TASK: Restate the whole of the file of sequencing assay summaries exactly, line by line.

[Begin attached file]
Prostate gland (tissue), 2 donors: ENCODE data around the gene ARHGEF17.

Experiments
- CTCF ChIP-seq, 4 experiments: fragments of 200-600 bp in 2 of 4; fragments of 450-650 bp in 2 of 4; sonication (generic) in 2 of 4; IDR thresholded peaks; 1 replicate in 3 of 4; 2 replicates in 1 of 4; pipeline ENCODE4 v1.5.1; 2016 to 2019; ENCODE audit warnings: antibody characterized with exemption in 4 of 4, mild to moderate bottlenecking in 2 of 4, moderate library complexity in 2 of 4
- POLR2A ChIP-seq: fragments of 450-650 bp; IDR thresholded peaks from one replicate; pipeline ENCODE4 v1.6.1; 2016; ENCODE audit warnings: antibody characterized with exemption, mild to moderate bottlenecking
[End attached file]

Prostate gland (tissue), 2 donors: ENCODE data around the gene ARHGEF17.

Experiments
- CTCF ChIP-seq, 4 experiments: fragments of 200-600 bp in 2 of 4; fragments of 450-650 bp in 2 of 4; sonication (generic) in 2 of 4; IDR thresholded peaks; 1 replicate in 3 of 4; 2 replicates in 1 of 4; pipeline ENCODE4 v1.5.1; 2016 to 2019; ENCODE audit warnings: antibody characterized with exemption in 4 of 4, mild to moderate bottlenecking in 2 of 4, moderate library complexity in 2 of 4
- POLR2A ChIP-seq: fragments of 450-650 bp; IDR thresholded peaks from one replicate; pipeline ENCODE4 v1.6.1; 2016; ENCODE audit warnings: antibody characterized with exemption, mild to moderate bottlenecking